Information Technology (Women)

Trade and Industry written question – answered on 12th February 2004.

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Photo of Stephen O'Brien Stephen O'Brien Shadow Secretary of State for Business, Innovation and Skills, Shadow Secretary of State for Industry

To ask the Secretary of State for Trade and Industry what target her Department has set for the number of women working in information and communication technology; and what strategy her Department has to achieve this target.

Photo of Stephen Timms Stephen Timms Minister of State (e-Commerce & Competitiveness)

The Department of Trade and Industry does not have any targets specific to women working in information and communication technology, but is working to increase the participation of women in this sector, as well s others through the work of a new dedicated Resource Centre for Women in science, engineering and technology (SET). The Resource Centre is part of the Government's Strategy, published in April 2003 as a response to Baroness Greenfield's SET Fair Report. The Government will look to the new Resource Centre to carry out specific tasks in support of its overarching objective to work with employers to improve the position of women in SET: recognition for good SET employers; the sharing of good employment practice; disseminating and sharing information; setting up and maintaining an expert women's database; maintaining and disseminating statistics; raising the profile of women in SET; pump-priming innovation through developing, with others, support for initiatives such as mentoring, networking, speaker's bursaries and mobility issues; supporting returners; and coordinating the work of women in science organisations. It will draw on the experience of women and women in science organisations to do this and co-ordinate their activity to achieve critical mass.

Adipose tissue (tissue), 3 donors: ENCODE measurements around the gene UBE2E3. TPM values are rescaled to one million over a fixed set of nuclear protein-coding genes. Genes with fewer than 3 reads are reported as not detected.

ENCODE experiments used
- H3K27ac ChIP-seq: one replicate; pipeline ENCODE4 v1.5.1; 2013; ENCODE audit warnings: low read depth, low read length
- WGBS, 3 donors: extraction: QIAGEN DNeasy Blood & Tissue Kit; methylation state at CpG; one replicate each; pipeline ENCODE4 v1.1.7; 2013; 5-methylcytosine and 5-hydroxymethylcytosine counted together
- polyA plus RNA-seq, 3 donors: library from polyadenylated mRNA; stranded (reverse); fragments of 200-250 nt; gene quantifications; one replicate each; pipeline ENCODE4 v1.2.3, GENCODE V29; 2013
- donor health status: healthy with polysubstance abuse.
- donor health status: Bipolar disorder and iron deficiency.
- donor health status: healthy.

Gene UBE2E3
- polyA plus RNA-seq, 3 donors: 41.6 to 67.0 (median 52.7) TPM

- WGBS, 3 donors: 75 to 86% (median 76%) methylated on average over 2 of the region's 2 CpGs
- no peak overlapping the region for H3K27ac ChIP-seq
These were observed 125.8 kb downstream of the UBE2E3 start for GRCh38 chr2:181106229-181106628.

The JIVE Consortium has been chosen to run the resource centre. This is a consortium of Sheffield Hallam University, Bradford College, the Open University and Cambridge University through its WiSETI (Women in Science, Engineering and Technology) Project. Between them they have extensive knowledge of, and standing in, all the sectors of SET (including ITEC) and the built environment. The Government is providing funding of £800,000 per annum to cover all the activities of the centre. Additional funding of £500,000 is available to the resource centre for a returners' scheme, to gather feedback on existing schemes as soon as it can, and develop a strategic plan for the future investment of these additional funds. DfES will also contribute £200,000 to the Resource Centre for schemes aimed at undergraduates. The Consortium members proposed to deliver a Resource Centre that represents all sectors in which there are high levels of occupational segregation for women in science, engineering, technology, and the built environment and intend to be relevant to all women whether working at professional, technician or craft level.

It will be important for the centre to work in partnership with professional SET bodies and others in the SET community, with organisations such as the CBI, the TUC, large and small employers, and the Sector Skills Councils (SSCs). The new centre will be expected to raise funds from other sources both private and public. It is expected that organisations that want partnership with an support from the resource centre will contribute resources, both to specific projects and to allow the centre to operate more widely, to maximise the leverage of the initial public finding to the centre.

To increase the number of women who can maintain their SET carers and are able to return after a career break, as well as achieve their potential through promotion and engagement in policy making circles, they need access to opportunities for self- development, and to meet people who can introduce them to these opportunities. Mentoring is acknowledged as a key tool in personal development and empowerment. The Promotion SET for Women Unit is funding a pilot three-year national mentoring scheme for women in SET. The Project is being delivered through two organisations—the Women's Engineering Society and the Association of Women in Science and Engineering. Four blue chip companies including Astra Zeneca, BAE Systems, Demag Delaval Industrial Turbomachinery Ltd. and Ford are also supporting the project. The pilot mentoring scheme will use industrial mentoring training programmes in order to train mentors and prepare mentees. They project is well under way and over 60 mentors and mentees have been matched, and mentoring has commenced.

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